Sadly, gorillas are a heavily endangered primate, so it’s really important that humans play their part in protecting populations. Not only for the mere survival of these amazing apes but also because they’re crucial in mitigating the effects of climate change.
These beautiful creatures feed largely on a diet of fleshy fruits which contain seeds. Since the seeds are not damaged as they pass through the gorilla’s system, when they’re excreted, they’re ready to spout into a new plant. The great thing about this is that it helps to maintain plant diversity which is essential to a balanced and healthy ecosystem that’s better able to resist the effects of climate change.
Moreover, there are thousands of gorillas in the Cuvette Central area, which is a peatland that absorbs an astonishing amount of carbon; it’s therefore known as a carbon sink. In this area alone, there is as much carbon stored here as the United States has produced in the last two decades! If it weren’t for the gorillas that help to maintain the habitat, this likely wouldn’t be possible.
Wolves have been given a pretty bad rep with their appearance in horror movies and the like. However, these highly intelligent and social animals are an essential member of the ecosystem.
Having a well-balanced ecosystem is crucial to mitigating the effects of climate change. As I mentioned earlier, when talking about whales, the trophic cascade throughout the food chain is vital in ensuring there are enough carbon-absorbing organisms.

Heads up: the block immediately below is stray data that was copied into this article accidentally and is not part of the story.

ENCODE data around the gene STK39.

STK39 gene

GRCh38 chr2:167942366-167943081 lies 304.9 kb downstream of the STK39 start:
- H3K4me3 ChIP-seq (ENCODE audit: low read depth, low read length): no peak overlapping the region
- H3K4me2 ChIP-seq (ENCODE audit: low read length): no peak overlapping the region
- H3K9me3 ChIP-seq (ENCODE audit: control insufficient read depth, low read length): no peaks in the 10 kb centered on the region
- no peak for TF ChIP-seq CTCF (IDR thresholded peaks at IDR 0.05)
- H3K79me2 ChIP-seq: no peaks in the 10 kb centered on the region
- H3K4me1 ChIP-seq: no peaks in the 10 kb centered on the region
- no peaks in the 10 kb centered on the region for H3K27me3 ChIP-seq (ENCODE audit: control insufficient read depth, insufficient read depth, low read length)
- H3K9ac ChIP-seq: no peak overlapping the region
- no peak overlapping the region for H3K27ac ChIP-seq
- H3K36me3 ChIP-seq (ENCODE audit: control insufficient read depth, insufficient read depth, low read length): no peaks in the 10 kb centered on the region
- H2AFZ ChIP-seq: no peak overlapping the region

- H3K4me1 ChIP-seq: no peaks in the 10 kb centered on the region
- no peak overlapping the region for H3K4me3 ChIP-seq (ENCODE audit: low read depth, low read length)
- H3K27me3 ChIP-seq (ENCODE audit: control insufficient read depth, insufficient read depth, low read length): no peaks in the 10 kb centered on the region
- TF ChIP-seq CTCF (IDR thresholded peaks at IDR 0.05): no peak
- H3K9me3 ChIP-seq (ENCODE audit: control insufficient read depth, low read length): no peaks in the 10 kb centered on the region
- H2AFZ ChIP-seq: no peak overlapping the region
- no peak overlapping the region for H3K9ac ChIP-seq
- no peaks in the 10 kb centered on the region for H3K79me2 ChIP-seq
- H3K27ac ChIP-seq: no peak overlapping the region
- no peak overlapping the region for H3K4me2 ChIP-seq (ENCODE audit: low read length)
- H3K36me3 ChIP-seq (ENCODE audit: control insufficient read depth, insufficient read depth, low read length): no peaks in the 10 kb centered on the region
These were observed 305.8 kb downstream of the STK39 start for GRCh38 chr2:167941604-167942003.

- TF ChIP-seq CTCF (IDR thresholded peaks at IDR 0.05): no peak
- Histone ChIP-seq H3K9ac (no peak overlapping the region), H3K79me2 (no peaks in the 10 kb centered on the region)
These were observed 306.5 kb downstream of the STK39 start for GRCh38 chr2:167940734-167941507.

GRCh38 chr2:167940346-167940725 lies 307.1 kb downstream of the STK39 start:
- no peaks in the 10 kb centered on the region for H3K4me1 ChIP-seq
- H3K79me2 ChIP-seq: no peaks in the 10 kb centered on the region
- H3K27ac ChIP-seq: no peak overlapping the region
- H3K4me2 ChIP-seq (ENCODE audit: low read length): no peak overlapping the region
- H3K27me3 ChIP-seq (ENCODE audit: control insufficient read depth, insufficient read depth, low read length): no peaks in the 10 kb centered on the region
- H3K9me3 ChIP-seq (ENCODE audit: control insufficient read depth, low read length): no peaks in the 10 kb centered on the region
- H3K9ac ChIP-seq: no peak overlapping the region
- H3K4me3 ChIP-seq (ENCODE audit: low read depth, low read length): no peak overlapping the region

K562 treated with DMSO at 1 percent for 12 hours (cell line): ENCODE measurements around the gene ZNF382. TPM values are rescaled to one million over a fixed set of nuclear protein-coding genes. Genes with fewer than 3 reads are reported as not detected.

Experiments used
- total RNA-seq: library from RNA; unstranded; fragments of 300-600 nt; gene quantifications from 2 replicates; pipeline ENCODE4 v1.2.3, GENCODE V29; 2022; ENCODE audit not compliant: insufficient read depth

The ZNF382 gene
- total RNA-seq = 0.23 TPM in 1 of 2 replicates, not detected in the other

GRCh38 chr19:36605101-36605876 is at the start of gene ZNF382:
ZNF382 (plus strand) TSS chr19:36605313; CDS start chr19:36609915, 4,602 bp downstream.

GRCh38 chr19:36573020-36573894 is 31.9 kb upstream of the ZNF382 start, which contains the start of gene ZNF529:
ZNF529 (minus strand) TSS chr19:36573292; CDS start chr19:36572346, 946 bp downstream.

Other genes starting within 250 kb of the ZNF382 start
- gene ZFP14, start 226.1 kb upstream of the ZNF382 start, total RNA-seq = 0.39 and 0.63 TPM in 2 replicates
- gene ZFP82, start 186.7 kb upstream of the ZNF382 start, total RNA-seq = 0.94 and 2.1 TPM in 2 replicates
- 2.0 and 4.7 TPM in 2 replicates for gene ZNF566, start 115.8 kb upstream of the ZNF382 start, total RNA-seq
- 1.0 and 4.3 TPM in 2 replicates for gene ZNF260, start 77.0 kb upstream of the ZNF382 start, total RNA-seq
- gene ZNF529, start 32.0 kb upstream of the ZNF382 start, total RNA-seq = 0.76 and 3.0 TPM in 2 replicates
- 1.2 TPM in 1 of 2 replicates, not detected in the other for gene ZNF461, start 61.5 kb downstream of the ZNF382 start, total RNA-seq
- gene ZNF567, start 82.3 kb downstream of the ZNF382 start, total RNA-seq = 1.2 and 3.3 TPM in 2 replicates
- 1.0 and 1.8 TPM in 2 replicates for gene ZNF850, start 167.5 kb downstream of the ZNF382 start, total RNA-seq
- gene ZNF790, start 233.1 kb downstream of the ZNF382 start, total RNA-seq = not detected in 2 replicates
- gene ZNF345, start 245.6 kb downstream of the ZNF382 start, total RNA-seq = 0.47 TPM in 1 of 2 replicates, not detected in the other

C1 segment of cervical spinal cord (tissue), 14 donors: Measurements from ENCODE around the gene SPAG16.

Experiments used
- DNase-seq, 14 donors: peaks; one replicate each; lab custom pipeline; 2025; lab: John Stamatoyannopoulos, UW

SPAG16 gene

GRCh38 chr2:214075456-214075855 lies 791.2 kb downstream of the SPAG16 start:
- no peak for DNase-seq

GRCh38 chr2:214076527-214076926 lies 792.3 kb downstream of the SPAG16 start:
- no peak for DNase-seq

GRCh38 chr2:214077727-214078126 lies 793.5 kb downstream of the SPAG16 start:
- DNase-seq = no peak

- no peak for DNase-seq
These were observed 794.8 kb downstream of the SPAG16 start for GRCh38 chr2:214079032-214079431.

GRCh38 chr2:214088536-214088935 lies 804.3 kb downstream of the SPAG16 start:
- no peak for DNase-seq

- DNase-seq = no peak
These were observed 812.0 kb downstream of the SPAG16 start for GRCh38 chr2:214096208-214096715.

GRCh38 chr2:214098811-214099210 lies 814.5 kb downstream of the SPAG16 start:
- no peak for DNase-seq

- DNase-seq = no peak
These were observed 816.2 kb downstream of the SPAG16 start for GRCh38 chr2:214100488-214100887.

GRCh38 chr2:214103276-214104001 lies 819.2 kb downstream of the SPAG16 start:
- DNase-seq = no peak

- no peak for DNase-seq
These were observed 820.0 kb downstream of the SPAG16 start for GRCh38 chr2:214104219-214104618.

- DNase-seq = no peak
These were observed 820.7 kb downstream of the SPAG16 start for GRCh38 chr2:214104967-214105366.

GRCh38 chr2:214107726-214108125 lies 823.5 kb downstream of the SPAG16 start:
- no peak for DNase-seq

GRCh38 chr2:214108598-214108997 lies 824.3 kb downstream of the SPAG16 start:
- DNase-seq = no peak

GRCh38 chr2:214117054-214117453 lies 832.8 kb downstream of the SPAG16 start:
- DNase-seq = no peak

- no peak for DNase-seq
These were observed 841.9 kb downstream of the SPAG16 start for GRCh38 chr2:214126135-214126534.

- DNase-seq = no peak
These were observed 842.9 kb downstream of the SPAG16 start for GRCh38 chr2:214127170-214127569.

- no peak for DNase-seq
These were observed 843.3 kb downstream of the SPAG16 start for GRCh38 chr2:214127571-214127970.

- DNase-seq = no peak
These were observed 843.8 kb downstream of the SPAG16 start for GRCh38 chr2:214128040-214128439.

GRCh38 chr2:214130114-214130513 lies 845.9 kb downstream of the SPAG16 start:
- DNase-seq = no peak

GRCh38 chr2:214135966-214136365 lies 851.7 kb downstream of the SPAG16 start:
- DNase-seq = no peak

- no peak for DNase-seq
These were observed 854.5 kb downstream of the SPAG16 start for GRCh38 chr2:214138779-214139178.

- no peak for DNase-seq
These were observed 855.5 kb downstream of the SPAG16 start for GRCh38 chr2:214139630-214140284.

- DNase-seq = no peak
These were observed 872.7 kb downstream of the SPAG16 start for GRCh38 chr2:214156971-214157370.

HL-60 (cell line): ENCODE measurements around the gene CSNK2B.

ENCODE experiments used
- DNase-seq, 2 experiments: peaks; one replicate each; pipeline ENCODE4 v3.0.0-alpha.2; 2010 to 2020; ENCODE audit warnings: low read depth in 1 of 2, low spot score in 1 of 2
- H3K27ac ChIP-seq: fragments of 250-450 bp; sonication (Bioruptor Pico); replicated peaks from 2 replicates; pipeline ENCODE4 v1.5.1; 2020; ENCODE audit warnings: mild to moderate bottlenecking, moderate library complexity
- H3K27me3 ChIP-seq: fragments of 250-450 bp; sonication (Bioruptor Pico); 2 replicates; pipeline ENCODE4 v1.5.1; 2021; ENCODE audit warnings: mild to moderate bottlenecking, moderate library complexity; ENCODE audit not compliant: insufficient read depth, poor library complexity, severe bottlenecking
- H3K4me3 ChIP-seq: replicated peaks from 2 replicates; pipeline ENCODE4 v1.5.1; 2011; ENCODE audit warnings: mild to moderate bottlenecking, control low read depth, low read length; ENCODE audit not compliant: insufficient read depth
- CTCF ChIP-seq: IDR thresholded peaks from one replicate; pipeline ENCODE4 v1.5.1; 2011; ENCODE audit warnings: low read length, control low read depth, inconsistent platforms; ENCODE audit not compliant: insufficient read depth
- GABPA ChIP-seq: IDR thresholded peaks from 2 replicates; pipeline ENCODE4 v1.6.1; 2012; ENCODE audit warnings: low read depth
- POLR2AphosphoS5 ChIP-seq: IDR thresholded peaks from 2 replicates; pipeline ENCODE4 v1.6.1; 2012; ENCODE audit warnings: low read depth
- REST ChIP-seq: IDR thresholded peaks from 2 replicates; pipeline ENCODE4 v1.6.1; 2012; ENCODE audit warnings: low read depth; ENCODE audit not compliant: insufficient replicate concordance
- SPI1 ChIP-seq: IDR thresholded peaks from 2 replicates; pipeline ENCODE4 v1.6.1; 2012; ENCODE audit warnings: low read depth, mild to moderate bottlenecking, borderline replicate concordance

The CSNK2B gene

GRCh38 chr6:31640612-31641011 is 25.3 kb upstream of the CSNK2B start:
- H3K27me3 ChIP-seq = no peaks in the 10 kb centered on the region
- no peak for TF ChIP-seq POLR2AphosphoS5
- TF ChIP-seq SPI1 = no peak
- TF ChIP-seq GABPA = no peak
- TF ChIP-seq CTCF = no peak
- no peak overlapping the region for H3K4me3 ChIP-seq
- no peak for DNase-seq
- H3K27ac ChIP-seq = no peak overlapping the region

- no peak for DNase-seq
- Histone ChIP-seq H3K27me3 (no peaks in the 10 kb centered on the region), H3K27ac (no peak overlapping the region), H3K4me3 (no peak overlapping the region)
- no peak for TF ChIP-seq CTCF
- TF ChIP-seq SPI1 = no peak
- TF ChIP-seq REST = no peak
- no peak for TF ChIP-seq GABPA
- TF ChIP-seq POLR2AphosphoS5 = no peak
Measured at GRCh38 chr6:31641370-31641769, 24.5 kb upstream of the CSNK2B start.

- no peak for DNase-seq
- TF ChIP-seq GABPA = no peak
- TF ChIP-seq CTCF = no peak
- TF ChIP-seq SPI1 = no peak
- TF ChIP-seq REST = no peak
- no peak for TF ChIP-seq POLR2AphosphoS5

This was evidenced back in the late 1920s when the remaining wolves in the Yellowstone National Park were killed in an effort to remove predators. However, things quickly went south and herbivorous species’ populations grew out of control. Of course, this had a direct impact on the number of trees which in turn meant that not as much carbon was being absorbed from the atmosphere.
Noticing this, employees of the park realized the importance of rewilding wolves and upon doing so, began to notice almost immediate changes. When the ecosystem is intact, this makes the environment far less susceptible to the effects that climate change may cause.
Tigers are a critically endangered species, and it’s never been more important to protect them. While there were as many as 100,000 individuals in the wild just 100 years ago, today there remains less than 4000.
But as with all the other animals on this list, these big cats are incidentally doing a lot for the planet in terms of the climate crisis.